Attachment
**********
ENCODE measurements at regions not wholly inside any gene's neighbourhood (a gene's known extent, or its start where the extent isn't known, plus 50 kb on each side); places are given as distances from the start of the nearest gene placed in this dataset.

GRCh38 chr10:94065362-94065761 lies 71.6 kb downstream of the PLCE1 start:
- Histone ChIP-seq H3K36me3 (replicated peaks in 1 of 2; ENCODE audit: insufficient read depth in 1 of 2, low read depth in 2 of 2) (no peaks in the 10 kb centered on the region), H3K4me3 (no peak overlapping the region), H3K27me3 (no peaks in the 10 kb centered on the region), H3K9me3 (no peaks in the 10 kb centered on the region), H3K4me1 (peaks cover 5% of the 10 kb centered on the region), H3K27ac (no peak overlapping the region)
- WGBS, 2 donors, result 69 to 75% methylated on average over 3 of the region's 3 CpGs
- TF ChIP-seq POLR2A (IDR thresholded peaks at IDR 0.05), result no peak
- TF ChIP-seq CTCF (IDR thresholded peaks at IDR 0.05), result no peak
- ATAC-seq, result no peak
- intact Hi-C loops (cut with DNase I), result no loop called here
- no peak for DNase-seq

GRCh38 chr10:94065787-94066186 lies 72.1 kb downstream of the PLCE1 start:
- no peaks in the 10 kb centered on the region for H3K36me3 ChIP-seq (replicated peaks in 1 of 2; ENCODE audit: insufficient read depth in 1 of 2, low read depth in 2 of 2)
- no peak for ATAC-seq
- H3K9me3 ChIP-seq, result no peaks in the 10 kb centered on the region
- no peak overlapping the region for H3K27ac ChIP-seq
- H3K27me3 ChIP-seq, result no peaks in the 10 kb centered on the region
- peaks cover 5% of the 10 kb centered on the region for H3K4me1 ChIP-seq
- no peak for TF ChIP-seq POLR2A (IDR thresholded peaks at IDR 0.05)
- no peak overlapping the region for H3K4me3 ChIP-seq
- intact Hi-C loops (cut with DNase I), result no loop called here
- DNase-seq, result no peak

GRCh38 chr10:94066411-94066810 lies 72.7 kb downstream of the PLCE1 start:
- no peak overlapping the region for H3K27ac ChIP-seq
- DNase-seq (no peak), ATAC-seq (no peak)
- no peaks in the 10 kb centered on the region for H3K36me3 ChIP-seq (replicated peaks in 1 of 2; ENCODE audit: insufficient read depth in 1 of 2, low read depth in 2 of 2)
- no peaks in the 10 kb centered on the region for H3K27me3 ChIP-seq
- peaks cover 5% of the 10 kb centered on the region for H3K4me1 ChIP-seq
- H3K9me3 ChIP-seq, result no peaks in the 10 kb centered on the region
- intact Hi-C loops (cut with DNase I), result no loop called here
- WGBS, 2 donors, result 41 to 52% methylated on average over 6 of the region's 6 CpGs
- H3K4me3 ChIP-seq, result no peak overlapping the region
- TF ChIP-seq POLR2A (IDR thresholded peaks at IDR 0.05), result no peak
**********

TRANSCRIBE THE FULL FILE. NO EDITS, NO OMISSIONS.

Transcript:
ENCODE measurements at regions not wholly inside any gene's neighbourhood (a gene's known extent, or its start where the extent isn't known, plus 50 kb on each side); places are given as distances from the start of the nearest gene placed in this dataset.

GRCh38 chr10:94065362-94065761 lies 71.6 kb downstream of the PLCE1 start:
- Histone ChIP-seq H3K36me3 (replicated peaks in 1 of 2; ENCODE audit: insufficient read depth in 1 of 2, low read depth in 2 of 2) (no peaks in the 10 kb centered on the region), H3K4me3 (no peak overlapping the region), H3K27me3 (no peaks in the 10 kb centered on the region), H3K9me3 (no peaks in the 10 kb centered on the region), H3K4me1 (peaks cover 5% of the 10 kb centered on the region), H3K27ac (no peak overlapping the region)
- WGBS, 2 donors, result 69 to 75% methylated on average over 3 of the region's 3 CpGs
- TF ChIP-seq POLR2A (IDR thresholded peaks at IDR 0.05), result no peak
- TF ChIP-seq CTCF (IDR thresholded peaks at IDR 0.05), result no peak
- ATAC-seq, result no peak
- intact Hi-C loops (cut with DNase I), result no loop called here
- no peak for DNase-seq

GRCh38 chr10:94065787-94066186 lies 72.1 kb downstream of the PLCE1 start:
- no peaks in the 10 kb centered on the region for H3K36me3 ChIP-seq (replicated peaks in 1 of 2; ENCODE audit: insufficient read depth in 1 of 2, low read depth in 2 of 2)
- no peak for ATAC-seq
- H3K9me3 ChIP-seq, result no peaks in the 10 kb centered on the region
- no peak overlapping the region for H3K27ac ChIP-seq
- H3K27me3 ChIP-seq, result no peaks in the 10 kb centered on the region
- peaks cover 5% of the 10 kb centered on the region for H3K4me1 ChIP-seq
- no peak for TF ChIP-seq POLR2A (IDR thresholded peaks at IDR 0.05)
- no peak overlapping the region for H3K4me3 ChIP-seq
- intact Hi-C loops (cut with DNase I), result no loop called here
- DNase-seq, result no peak

GRCh38 chr10:94066411-94066810 lies 72.7 kb downstream of the PLCE1 start:
- no peak overlapping the region for H3K27ac ChIP-seq
- DNase-seq (no peak), ATAC-seq (no peak)
- no peaks in the 10 kb centered on the region for H3K36me3 ChIP-seq (replicated peaks in 1 of 2; ENCODE audit: insufficient read depth in 1 of 2, low read depth in 2 of 2)
- no peaks in the 10 kb centered on the region for H3K27me3 ChIP-seq
- peaks cover 5% of the 10 kb centered on the region for H3K4me1 ChIP-seq
- H3K9me3 ChIP-seq, result no peaks in the 10 kb centered on the region
- intact Hi-C loops (cut with DNase I), result no loop called here
- WGBS, 2 donors, result 41 to 52% methylated on average over 6 of the region's 6 CpGs
- H3K4me3 ChIP-seq, result no peak overlapping the region
- TF ChIP-seq POLR2A (IDR thresholded peaks at IDR 0.05), result no peak